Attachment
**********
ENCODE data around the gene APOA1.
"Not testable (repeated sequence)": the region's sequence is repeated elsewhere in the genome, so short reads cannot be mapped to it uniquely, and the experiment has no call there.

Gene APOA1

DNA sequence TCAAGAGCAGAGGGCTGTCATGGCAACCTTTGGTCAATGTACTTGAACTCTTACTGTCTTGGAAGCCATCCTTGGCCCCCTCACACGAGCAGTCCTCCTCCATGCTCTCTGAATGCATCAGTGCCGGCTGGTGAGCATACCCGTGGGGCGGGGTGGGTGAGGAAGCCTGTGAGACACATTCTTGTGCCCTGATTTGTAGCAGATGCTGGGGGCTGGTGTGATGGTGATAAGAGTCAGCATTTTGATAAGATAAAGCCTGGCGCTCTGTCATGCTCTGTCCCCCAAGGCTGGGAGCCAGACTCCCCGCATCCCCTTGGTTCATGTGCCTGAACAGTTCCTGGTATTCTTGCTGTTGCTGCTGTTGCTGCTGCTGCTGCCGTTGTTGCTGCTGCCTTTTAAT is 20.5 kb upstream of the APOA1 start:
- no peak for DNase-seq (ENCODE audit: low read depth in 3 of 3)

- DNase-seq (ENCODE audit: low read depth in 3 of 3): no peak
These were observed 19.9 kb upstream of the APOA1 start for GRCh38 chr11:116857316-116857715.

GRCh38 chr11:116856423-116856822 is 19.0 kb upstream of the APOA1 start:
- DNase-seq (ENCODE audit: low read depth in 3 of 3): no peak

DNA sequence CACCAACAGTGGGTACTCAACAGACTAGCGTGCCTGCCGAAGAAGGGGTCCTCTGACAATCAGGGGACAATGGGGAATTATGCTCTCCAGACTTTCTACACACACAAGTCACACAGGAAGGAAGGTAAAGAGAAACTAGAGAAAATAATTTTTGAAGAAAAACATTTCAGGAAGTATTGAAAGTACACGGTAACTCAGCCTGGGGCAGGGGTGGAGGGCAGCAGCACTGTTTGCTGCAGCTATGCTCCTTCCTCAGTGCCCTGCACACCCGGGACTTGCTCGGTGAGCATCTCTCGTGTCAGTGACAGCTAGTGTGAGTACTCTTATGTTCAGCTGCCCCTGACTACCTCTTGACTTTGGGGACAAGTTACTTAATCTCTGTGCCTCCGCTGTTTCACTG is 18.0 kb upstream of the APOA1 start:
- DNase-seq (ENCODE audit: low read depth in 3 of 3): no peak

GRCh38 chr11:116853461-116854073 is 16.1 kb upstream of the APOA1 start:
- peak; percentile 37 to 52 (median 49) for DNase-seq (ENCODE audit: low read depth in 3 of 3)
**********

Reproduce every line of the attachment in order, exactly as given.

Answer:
ENCODE data around the gene APOA1.
"Not testable (repeated sequence)": the region's sequence is repeated elsewhere in the genome, so short reads cannot be mapped to it uniquely, and the experiment has no call there.

Gene APOA1

DNA sequence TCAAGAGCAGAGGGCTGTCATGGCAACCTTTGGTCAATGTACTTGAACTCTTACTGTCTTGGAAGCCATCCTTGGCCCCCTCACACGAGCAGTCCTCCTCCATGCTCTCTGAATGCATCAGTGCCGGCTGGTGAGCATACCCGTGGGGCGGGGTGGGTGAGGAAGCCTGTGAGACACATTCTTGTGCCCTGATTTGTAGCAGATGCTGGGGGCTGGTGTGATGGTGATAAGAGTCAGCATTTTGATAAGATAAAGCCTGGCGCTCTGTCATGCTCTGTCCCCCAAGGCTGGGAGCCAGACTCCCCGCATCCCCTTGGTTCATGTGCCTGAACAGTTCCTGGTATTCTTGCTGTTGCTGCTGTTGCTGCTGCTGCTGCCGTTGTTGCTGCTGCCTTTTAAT is 20.5 kb upstream of the APOA1 start:
- no peak for DNase-seq (ENCODE audit: low read depth in 3 of 3)

- DNase-seq (ENCODE audit: low read depth in 3 of 3): no peak
These were observed 19.9 kb upstream of the APOA1 start for GRCh38 chr11:116857316-116857715.

GRCh38 chr11:116856423-116856822 is 19.0 kb upstream of the APOA1 start:
- DNase-seq (ENCODE audit: low read depth in 3 of 3): no peak

DNA sequence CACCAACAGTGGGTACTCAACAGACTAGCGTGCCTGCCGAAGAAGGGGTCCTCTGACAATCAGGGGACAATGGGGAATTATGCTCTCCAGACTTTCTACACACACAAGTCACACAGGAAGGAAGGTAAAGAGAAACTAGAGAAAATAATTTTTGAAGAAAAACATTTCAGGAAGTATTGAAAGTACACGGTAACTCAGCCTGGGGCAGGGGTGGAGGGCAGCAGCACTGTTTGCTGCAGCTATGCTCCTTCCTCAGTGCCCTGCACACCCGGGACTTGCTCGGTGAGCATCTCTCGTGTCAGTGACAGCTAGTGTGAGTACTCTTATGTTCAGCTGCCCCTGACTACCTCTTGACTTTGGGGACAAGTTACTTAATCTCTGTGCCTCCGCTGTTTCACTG is 18.0 kb upstream of the APOA1 start:
- DNase-seq (ENCODE audit: low read depth in 3 of 3): no peak

GRCh38 chr11:116853461-116854073 is 16.1 kb upstream of the APOA1 start:
- peak; percentile 37 to 52 (median 49) for DNase-seq (ENCODE audit: low read depth in 3 of 3)